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I commanded the captured City of Flint

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I commanded the captured City of Flint

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I commanded the captured City of Flint.
Great interest was taken all over the world in the adventures of the American freighter, City of Flint, which was captured by the German pocket battleship, Deutschland, and later released by the Norwegian authorities. The master of the steamer, Captain Joseph H. Gainard, broadcast his story from Bergen to the United States on 6 November 1939.

When we sailed from New York, on 3 October 1939, said Captain Gainard, or precautions were taken to ensure the neutrality of the City of Flint. We had one British passenger. The radio operator. But he has been replaced by an American operator. On 9 October 1939 we were halted by a flag signals from the Deutschland. She fired a warning shot. We thought at first that she was French, not German. Three officers and 14 men came alongside in a boat. We don't want your ship. We want to see the manifest, they told us. When they found the City of Flint could carry passengers. They put 39 members of the Stonegate's crew aboard. The Stonegate, a British ship was sunk by the Deutschland. Eighteen of a prize crew came on board, with 60 handgrenades 12 rifles with bayonets, 20 pistols and one machine gun. They were not used, and finally turned over to the Norwegians at Haugesund. Lieutenant Hans Pussbach as captain of the price crew, addressed the crew in good English. We are proceeding as a prize to Germany. You obey your Captain. My soldiers will obey me. Attend to the safety of the ship. If you interfere ill put you in the boats and sink the ship. He then told the members of the Stonegates crew that the Americans would take care of them and that they were to obey me.
We proceeded by various courses until 18 October 1939. The Germans painted out all the American insignia and painted in the name Alf. The Danish flag was painted on canvas, but was never flown. On 22 October 1939 the German flag was hoisted, and we entered Tromsø. We moored under the directions of a Norwegian pilot And I was left in charge overnight. The Stonegate's crew were set ashore. We then sailed for Murmansk, where the German flag was again hoisted, continued captain Gainard. I tried the six days to get in touch with our ambassador but never succeeded. Eventually we were told that the ship was a German prize, and we must leave at once. The condition of my crew was good. We proceeded and took on fresh water at Tromsø.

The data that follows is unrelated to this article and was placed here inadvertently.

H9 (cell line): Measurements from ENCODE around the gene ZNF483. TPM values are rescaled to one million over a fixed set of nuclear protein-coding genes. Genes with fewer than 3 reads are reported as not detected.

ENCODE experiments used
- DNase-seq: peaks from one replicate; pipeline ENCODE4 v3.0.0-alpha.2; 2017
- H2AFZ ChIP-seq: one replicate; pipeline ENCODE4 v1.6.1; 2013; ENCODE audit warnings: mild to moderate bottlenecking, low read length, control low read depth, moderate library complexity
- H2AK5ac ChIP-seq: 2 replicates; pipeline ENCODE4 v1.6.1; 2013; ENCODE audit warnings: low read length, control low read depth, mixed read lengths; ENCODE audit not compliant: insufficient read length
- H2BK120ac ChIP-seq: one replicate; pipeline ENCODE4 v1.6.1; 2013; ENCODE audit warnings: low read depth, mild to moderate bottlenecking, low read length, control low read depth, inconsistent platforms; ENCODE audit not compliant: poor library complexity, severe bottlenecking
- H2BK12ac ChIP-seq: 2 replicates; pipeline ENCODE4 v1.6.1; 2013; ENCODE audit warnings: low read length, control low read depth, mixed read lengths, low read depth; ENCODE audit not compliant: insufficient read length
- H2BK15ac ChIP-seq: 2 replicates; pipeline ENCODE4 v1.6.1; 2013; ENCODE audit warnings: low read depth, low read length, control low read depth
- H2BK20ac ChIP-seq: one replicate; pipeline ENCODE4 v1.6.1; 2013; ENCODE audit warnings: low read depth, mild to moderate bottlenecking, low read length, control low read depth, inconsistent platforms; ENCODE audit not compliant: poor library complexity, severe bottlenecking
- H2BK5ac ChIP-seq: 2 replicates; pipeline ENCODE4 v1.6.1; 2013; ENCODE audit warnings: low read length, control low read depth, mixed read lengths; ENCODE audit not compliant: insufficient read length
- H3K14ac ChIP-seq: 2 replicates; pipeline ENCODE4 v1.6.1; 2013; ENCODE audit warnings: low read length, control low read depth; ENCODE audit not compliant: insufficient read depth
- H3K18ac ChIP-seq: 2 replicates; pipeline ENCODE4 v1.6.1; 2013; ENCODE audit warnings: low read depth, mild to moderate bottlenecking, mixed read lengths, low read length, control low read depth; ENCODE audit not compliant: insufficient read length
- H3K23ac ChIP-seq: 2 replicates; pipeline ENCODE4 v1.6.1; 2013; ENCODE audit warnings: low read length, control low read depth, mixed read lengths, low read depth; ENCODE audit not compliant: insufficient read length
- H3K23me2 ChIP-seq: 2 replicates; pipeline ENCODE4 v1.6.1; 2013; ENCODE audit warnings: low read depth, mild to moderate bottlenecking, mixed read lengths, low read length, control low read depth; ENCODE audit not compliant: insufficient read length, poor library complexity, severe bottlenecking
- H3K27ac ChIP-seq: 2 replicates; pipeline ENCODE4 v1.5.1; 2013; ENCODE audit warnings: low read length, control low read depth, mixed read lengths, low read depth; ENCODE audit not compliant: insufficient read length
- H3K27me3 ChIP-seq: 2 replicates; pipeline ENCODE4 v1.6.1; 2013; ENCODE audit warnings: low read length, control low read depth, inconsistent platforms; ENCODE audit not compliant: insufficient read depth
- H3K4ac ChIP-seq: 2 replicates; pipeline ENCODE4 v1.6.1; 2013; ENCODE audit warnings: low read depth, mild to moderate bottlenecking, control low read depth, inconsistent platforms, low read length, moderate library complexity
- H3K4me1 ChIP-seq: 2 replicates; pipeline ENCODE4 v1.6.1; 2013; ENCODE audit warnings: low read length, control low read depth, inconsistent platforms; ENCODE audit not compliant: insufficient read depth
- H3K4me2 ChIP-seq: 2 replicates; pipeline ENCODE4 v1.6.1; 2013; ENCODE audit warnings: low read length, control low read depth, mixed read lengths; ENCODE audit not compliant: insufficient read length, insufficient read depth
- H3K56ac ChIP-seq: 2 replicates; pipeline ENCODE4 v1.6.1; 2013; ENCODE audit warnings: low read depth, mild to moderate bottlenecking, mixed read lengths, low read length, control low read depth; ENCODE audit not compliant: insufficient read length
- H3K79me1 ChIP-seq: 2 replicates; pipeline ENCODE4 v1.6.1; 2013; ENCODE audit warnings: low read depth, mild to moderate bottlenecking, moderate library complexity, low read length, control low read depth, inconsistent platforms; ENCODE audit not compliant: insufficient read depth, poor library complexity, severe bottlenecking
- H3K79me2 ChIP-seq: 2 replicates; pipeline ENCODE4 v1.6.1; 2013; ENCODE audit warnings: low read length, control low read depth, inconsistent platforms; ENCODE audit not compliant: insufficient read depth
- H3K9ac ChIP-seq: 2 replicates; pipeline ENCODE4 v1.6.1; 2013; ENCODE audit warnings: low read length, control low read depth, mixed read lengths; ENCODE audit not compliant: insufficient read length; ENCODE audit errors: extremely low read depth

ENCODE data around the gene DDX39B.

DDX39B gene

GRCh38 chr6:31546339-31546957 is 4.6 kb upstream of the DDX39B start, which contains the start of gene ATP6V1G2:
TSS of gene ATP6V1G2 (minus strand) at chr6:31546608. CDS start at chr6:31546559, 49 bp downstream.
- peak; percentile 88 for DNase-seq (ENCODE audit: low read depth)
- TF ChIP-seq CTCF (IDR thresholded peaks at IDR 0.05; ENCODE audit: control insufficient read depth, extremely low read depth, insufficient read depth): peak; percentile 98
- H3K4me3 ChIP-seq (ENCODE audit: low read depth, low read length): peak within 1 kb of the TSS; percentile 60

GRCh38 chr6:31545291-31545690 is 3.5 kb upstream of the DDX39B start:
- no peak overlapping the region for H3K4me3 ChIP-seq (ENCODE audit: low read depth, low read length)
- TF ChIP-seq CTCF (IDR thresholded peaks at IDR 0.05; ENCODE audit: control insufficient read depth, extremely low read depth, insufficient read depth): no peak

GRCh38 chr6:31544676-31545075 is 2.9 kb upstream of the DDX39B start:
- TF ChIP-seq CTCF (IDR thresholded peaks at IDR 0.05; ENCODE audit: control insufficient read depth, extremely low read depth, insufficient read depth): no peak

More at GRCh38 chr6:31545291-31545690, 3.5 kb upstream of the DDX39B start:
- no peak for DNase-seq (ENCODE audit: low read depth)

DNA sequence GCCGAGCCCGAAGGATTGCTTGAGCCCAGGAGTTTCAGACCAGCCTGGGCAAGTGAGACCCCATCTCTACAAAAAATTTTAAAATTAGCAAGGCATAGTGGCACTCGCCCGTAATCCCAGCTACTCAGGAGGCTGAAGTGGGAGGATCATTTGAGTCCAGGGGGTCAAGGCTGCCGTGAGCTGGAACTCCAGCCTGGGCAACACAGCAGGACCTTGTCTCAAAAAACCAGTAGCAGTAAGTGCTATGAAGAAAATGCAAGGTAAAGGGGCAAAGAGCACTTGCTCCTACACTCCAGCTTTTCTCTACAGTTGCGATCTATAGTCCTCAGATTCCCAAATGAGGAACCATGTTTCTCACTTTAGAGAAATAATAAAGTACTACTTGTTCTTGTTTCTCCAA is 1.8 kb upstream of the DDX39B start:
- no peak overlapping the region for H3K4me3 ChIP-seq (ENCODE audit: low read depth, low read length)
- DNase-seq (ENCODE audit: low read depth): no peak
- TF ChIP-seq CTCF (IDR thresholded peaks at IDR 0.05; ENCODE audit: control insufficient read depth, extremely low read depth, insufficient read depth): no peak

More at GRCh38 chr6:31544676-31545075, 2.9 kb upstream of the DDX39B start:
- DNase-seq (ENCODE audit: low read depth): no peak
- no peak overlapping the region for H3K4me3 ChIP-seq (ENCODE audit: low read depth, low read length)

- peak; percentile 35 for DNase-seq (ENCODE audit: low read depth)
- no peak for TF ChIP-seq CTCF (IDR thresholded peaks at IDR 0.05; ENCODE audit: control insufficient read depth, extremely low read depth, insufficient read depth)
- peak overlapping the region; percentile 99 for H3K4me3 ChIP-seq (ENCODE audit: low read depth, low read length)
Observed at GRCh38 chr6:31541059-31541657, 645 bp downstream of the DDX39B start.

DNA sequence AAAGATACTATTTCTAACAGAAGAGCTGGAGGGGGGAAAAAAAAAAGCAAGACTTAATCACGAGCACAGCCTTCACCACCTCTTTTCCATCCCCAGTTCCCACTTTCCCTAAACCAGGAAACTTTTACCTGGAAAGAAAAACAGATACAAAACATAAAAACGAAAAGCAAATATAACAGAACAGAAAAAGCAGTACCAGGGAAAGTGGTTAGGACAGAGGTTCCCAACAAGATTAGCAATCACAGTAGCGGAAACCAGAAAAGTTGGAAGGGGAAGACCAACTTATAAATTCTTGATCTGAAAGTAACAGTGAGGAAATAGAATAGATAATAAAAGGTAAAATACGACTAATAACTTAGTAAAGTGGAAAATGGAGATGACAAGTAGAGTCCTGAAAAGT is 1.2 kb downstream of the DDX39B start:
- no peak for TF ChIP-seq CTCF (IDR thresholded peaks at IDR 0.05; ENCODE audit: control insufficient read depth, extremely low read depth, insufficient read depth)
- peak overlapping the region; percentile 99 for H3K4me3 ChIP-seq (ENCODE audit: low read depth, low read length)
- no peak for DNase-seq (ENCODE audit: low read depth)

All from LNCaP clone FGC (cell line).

We were stopped outside Trondhjem by two Norwegian destroyers, one of which was later replaced by the minesweeper Olav Tryggvasson (later she went on to serve in the Kriegsmarine as the Brummer). Lieutenant Hans Pussbach got orders from the Schwaben, which met us outside Bergen. The orders were shouted over the side, as soon as the two ships were near enough for him to answer, to anchor at Haugesund. Then the Norwegian officers came on board and took of the German price crew. They returned the ship to me.

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Deutschland picture 2

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Captain Joseph H. Gainard picture 1

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Sources

The Second Great War.
Edited by Sir John Hamilton

The War Illustrated.
Edited by Sir John Hamilton

2194 Days Of War.
ISBN-10: 086136614X

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